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Social Media and Health

Access to mass media and emerging technologies (e.g., cell phones, the internet, and social media) is a social determinant of health (Healthy, 2014) that has been shown to profoundly influence  health outcomes. Particularly in Africa, where women in rural settings with limited access to care are most vulnerable to maternal mortality and other pregnancy-related morbidities (Akowuah, Agyei-Baffour, & Awunyo-Vitor, 2018; Thaddeus & Maine, 1994), mobile phone access can be an important and life-saving health determinant.

Ruth Sally

Midwife & Founder of WaCHAG-Ghana, Ruth Sally Kodam at the 2nd International Nursing and Midwifery Leadership Conference in Accra, Ghana. Presenting oral abstract “Using Technology to Decrease Maternal Mortality: Bridging the Patient/Provider Gap”


Map of Ghana showing the patient/provider gap represented on the WhatsApp platform, compared to physical, in-country reports.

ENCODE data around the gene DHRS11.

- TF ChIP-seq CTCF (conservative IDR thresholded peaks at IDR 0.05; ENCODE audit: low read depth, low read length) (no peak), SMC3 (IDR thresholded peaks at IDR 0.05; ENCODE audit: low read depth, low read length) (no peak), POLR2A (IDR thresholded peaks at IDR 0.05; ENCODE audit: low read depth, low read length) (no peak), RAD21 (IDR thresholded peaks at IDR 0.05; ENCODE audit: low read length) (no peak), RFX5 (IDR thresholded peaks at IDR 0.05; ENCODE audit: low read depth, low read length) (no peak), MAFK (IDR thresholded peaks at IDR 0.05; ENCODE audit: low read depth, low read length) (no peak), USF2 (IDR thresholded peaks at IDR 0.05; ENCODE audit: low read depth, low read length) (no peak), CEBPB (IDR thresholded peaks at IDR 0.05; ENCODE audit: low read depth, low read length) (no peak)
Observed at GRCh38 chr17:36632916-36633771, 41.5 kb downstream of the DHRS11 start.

According to the 2018 Global Digital suite of reports, (Damian Radcliffe &, 2018; We are Social, 2018) Africa has seen the fastest growth of internet users in the last few years, with internet users across the continent increasing by more than 20 percent year-on-year. Cell phone technology is at the forefront of innovation, and the importance of technology in healthcare is becoming increasingly evident.  At the forefront of this surge is social media, particularly WhatsApp and Facebook. 

In the Anto-Ocrah laboratory, we explore how mobile phone technology and social media are being used to bridge the patient/provider gap in healthcare access. We also use social media platforms to survey and get reactions from our target populations on relevant health topics.


  1. Mobile Phone Ownership and Health Outcomes amongst Post-Partum Mothers in Malawi
  2. Bridging the Patient/Provider Gap for Ghanaian Women of Reproductive Age


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